Time tracking in legal projects and operations – usage of proper tools and software

In our last blog post we looked at 5 most common issues with time management. Today we will spend few minutes looking at #1 issue – lack of proper usage of available technology and applications.

In our surveys more than 40% of lawyers responding declare that they use calculation spreadsheet (most commonly Microsoft excel)  as means of time tracking. 60% is split between usage of practice management software having build in time recording facility and specific time tracking software / apps (not necessarily developed specifically for legal operations).

Referring to 40% using calculation spreadsheets – what’s their situation? A lot depends how experienced user is usage and possibly automating things with calculation spreadsheets. My general experience and gut feeling is that lawyers are not experts in efficient usage of those tools (sincere apologies to lawyers experts in spreadsheet world!). So, on top of good and bad sides of the tool itself (of which below) we have also an issue of inexperienced users.

The pros of using spreadsheets for time recording are:

  • They are easy to start and build first reporting
  • They are flexible, users can adjust a lot
  • They are powerful if you know how to use them
  • Most people accept and recognizes them – no barrier in implementation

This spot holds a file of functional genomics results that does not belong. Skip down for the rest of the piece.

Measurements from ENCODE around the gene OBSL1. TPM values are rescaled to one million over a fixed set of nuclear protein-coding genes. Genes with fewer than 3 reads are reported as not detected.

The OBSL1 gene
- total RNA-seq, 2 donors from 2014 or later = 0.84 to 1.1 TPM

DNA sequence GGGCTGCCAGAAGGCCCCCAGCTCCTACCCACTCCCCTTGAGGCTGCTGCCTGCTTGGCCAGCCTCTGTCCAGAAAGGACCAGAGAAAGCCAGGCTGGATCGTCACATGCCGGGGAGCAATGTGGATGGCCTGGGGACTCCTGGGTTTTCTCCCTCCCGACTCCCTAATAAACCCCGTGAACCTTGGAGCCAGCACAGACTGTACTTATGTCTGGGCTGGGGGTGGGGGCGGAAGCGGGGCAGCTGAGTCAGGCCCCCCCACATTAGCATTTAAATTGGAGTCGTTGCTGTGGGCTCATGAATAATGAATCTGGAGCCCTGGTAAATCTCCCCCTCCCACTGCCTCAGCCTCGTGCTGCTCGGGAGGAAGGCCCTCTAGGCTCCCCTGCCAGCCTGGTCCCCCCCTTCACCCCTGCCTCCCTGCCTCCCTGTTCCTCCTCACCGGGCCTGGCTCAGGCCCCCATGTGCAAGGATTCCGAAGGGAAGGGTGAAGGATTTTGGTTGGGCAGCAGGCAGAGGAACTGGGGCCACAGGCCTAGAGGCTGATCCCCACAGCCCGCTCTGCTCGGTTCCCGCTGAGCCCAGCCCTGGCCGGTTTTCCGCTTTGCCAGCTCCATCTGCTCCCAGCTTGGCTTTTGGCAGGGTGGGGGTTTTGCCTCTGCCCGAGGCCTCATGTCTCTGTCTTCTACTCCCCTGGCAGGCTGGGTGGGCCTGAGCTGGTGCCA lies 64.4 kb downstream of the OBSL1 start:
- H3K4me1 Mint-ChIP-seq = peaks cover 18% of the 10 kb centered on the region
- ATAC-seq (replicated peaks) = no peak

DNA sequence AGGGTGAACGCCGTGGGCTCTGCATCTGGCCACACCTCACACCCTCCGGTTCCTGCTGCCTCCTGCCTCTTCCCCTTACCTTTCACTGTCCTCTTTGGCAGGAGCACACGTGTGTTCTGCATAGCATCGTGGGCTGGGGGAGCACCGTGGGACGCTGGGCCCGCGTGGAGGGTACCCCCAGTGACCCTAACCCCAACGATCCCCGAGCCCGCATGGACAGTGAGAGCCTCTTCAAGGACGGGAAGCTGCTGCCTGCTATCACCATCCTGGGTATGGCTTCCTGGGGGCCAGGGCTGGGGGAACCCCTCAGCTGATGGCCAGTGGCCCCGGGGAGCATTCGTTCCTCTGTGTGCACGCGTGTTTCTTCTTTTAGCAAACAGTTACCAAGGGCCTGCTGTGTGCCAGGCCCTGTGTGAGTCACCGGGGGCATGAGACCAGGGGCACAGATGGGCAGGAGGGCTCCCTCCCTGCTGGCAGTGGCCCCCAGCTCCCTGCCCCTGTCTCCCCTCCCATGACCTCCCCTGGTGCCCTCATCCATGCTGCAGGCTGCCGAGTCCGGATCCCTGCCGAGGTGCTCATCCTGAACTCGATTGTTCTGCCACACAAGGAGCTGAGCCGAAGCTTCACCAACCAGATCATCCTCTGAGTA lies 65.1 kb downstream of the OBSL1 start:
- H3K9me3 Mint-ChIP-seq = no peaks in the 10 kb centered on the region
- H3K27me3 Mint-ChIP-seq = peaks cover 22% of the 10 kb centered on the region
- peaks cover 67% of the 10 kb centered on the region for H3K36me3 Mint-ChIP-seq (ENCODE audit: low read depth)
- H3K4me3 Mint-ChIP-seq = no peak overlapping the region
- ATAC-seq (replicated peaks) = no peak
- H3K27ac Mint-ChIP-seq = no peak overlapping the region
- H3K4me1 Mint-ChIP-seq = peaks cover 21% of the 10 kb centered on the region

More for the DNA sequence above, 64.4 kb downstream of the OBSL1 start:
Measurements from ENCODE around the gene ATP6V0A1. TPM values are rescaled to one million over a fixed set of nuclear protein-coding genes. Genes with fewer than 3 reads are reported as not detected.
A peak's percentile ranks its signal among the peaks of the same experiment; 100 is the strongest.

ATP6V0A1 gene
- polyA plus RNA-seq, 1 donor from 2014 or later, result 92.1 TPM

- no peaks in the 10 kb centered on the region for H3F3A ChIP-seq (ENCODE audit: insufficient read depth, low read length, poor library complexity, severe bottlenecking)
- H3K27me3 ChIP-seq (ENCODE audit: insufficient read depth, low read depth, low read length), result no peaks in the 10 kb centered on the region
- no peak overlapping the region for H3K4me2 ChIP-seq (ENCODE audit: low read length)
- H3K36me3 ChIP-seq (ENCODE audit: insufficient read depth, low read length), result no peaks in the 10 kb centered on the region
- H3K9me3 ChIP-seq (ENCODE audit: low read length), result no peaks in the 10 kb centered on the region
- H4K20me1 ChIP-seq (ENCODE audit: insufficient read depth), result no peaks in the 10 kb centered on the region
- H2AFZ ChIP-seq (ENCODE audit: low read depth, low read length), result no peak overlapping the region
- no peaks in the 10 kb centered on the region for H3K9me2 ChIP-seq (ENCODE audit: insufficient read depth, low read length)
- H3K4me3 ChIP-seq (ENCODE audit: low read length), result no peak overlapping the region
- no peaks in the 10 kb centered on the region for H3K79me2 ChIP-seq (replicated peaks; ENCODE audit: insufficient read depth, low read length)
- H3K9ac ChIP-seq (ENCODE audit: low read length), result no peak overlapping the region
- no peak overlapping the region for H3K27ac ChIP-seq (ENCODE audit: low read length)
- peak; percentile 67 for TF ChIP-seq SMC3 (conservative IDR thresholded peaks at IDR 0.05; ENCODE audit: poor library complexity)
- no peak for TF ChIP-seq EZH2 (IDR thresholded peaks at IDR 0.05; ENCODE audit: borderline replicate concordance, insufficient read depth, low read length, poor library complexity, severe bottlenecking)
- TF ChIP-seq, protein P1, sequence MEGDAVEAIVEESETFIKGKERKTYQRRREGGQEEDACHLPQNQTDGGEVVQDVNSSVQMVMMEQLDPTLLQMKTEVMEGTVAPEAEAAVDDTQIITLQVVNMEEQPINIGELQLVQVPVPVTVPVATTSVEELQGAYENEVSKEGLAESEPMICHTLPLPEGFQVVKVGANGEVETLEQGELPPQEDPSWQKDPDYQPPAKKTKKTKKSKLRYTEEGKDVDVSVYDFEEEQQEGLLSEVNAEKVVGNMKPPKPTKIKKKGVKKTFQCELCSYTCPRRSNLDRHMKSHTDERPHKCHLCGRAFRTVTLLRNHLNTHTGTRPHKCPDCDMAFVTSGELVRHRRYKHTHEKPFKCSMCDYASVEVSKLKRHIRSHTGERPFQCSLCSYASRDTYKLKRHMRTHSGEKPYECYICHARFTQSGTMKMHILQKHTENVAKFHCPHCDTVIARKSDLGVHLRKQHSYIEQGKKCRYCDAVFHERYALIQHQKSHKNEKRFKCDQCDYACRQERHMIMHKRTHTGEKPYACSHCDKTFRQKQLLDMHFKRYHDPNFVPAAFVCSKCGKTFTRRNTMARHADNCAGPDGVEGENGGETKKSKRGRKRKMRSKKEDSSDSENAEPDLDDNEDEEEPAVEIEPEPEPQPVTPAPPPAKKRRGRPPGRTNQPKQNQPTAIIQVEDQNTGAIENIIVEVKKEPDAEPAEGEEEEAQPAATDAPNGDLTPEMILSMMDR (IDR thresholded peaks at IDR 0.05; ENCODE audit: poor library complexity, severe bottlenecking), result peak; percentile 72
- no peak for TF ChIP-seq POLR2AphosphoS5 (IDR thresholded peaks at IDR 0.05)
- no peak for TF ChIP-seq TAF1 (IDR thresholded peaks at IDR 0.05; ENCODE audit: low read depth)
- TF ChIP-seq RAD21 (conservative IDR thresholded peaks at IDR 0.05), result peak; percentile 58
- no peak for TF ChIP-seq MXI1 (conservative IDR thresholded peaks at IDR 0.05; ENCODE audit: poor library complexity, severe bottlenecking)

• They can be easily integrated into other systems (billing etc)

The bad sides are:

  • Are not most convenient tool for recording time in mobile situations
  • Are prone to manual error in data input
  • Can get messy with numerous user changes and versions
  • Can contain user inducted errors in formulas and basic settings

The bottom line is that calculation spreadsheets are not the most convenient tool for time tracking, however they can be if designed and implemented by specialist and operated by users knowing how to do it. My advice for companies using calculation spreadsheets for time recording – consider switching for trial period to applications designed for that purpose or get a calculation spreadsheet specialist to fine tune your process.

Referring to 60% using applications and functionalities integrated into practice management system. Again, a lot depends on how you organize the process and use the tools, however by design those applications and systems are better for the time tracking job than calculation spreadsheets.

For the time tracking functionalities build into practice management software – there are few obvious good sides: integration into other functionalities (billing for example), possible link to calendars and tasks, easy access, mobile versions (not in all instances). However, there are also down sides reported – some integrated functionalities are not user friendly and do not allow customization required by users. Integrated systems are usually relatively expensive and time consuming to implement, hence fixing time recording issues with them might be troublesome.

For the applications dedicated to time tracking (either specifically designed for lawyers or general ones) the plus is that they are often user friendly, easily configurable, easy to use in mobile devices and reasonably priced. The issue with them is that we can have very influence on providers for keeping the tool “alive” and bugs fixed in longer period of time.

In the next post I will try to help with question how to address the process of time recording tools choice and implementation.

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